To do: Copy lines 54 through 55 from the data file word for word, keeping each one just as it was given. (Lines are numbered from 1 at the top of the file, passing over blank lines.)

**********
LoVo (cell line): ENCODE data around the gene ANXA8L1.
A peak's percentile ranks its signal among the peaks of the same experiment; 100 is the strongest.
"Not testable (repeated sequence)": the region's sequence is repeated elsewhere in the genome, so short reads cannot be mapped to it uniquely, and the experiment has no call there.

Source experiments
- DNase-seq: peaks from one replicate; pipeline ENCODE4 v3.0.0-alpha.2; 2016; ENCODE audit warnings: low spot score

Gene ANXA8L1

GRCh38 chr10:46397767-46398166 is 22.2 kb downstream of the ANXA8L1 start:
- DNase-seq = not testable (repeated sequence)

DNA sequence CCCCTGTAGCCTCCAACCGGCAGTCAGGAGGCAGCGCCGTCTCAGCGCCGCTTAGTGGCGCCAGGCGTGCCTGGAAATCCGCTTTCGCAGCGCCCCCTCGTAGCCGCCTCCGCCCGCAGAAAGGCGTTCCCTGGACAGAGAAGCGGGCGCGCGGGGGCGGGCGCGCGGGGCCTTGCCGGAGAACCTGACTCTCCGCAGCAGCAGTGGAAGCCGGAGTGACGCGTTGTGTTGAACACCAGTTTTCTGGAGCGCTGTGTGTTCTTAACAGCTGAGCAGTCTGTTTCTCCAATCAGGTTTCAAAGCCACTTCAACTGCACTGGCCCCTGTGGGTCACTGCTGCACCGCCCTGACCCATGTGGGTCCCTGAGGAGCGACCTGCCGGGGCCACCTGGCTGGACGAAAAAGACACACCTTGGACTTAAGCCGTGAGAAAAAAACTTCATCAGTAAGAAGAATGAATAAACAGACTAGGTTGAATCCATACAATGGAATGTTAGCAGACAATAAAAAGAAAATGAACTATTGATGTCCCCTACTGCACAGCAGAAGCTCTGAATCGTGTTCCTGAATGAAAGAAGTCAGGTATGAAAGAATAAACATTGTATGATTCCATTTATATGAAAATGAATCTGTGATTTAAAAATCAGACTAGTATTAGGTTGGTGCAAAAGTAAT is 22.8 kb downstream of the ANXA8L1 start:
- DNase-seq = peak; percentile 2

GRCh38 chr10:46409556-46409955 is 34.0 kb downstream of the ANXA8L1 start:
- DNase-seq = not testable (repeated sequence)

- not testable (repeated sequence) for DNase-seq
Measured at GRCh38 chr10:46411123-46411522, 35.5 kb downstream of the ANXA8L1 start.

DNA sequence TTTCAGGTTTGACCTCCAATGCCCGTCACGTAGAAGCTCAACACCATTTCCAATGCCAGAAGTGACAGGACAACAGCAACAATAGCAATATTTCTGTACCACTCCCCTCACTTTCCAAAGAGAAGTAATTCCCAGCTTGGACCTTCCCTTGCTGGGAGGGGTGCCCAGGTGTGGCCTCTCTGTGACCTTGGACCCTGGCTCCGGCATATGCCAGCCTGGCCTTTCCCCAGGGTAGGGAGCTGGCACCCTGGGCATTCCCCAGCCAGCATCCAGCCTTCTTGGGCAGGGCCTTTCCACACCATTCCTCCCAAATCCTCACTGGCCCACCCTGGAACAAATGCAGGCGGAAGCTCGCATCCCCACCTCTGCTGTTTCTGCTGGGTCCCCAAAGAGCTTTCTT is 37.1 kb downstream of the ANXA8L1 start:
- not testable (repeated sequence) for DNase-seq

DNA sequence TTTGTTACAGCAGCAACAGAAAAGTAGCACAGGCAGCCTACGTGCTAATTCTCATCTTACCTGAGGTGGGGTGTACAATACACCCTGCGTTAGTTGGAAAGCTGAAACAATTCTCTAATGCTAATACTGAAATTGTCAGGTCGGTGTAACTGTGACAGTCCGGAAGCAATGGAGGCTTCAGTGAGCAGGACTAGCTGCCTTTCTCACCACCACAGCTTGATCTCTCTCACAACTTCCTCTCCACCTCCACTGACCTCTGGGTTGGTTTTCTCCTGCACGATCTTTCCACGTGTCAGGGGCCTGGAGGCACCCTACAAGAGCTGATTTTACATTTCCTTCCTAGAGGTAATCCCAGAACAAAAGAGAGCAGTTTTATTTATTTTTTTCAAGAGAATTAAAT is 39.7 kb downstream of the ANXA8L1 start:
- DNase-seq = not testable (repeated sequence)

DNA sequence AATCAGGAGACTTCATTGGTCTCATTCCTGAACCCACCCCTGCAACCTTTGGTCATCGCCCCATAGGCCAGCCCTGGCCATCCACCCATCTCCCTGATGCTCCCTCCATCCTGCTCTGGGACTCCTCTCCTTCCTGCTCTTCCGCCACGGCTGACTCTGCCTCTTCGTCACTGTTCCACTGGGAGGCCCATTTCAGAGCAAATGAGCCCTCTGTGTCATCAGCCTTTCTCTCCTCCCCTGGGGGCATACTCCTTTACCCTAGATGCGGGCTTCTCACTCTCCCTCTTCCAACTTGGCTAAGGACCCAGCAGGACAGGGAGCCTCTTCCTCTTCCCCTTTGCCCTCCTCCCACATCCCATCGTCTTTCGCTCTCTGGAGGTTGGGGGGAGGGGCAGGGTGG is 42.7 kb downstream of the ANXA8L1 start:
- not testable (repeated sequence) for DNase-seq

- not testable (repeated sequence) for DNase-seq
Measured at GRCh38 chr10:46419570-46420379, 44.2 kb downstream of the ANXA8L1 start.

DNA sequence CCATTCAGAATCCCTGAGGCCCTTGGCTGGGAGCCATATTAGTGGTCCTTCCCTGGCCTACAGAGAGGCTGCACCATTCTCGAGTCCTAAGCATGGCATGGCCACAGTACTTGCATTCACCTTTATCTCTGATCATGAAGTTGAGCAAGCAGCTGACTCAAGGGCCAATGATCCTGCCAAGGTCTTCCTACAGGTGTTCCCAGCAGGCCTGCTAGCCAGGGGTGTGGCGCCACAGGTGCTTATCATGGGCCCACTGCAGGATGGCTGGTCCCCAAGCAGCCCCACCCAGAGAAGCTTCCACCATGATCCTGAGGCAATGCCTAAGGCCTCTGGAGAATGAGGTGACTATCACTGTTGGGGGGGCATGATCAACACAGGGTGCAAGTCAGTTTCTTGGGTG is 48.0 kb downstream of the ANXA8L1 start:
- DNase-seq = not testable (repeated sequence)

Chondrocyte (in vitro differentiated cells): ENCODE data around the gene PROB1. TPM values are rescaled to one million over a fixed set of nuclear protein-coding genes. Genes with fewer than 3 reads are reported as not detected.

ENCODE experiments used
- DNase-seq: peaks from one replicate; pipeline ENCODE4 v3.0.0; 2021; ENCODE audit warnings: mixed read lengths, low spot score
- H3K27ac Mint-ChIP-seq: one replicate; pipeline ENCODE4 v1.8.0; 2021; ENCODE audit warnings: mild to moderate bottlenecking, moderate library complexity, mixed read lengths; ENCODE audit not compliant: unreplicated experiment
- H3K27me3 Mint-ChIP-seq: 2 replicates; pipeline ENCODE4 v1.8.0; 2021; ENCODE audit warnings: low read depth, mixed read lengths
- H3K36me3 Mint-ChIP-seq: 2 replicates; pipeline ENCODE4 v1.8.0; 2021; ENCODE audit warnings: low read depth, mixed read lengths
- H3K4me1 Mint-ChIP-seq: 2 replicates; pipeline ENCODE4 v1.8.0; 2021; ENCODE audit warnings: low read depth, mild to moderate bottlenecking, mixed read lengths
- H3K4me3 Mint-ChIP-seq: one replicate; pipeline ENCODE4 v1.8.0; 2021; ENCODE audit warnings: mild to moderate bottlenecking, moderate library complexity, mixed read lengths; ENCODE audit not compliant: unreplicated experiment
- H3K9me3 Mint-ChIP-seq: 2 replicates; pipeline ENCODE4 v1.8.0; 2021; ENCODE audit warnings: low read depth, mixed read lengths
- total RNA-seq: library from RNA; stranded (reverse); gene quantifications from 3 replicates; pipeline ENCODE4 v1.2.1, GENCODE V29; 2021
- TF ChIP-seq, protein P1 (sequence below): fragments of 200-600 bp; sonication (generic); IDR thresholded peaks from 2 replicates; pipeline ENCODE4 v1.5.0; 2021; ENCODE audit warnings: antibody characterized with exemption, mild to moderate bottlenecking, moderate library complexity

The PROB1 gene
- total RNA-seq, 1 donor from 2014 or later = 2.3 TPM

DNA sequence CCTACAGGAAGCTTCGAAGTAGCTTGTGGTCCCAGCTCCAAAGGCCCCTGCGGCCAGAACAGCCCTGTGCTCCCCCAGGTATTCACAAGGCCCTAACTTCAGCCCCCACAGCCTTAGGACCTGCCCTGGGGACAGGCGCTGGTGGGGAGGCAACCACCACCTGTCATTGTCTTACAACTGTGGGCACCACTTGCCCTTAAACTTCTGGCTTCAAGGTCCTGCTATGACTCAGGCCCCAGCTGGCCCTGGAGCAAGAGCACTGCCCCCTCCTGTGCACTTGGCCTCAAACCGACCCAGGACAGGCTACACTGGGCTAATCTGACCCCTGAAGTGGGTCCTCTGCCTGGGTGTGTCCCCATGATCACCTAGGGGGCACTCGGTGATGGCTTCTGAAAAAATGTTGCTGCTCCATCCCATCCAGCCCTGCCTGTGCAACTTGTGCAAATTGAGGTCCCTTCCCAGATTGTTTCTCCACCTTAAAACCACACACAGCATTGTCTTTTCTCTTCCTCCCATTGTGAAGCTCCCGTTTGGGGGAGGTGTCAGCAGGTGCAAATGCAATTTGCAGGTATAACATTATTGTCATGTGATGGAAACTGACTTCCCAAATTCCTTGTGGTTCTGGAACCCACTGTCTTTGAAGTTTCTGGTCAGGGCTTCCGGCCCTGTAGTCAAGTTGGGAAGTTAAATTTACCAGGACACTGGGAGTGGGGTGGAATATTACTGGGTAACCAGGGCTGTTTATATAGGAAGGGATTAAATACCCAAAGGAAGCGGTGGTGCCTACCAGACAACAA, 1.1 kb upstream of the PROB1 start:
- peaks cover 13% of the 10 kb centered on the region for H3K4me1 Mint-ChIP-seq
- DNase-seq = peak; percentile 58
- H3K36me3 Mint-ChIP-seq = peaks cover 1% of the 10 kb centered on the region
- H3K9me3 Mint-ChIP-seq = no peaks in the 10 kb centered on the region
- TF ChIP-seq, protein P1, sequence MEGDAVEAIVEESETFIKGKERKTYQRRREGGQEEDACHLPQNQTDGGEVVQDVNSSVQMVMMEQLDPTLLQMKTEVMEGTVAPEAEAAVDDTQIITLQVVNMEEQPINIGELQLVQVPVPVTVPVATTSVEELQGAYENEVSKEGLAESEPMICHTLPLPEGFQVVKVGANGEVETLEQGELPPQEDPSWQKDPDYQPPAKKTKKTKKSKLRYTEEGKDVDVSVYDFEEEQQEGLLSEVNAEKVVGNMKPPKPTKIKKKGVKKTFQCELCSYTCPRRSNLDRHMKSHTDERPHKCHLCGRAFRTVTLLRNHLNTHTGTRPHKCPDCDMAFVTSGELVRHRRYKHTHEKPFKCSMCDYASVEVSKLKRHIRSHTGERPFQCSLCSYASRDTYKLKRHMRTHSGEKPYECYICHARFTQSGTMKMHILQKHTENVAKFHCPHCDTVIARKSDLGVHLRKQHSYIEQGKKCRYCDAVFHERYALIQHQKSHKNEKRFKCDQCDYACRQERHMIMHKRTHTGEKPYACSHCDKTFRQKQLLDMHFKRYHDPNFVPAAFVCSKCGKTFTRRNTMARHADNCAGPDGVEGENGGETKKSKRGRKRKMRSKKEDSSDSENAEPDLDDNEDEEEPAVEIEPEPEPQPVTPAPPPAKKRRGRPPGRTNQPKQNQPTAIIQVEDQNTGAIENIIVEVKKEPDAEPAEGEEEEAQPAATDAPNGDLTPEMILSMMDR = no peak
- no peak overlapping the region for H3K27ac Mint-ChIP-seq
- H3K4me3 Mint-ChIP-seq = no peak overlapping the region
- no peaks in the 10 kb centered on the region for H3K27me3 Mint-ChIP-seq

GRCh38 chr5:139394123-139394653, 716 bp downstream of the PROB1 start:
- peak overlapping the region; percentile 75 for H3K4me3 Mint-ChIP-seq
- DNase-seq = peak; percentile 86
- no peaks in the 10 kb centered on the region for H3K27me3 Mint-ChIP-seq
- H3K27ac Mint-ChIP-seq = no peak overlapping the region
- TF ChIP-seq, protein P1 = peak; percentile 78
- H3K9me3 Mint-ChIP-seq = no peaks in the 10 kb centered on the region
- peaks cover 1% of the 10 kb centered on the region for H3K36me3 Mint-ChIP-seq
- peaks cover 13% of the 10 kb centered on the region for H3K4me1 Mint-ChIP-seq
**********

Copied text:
- peaks cover 1% of the 10 kb centered on the region for H3K36me3 Mint-ChIP-seq
- peaks cover 13% of the 10 kb centered on the region for H3K4me1 Mint-ChIP-seq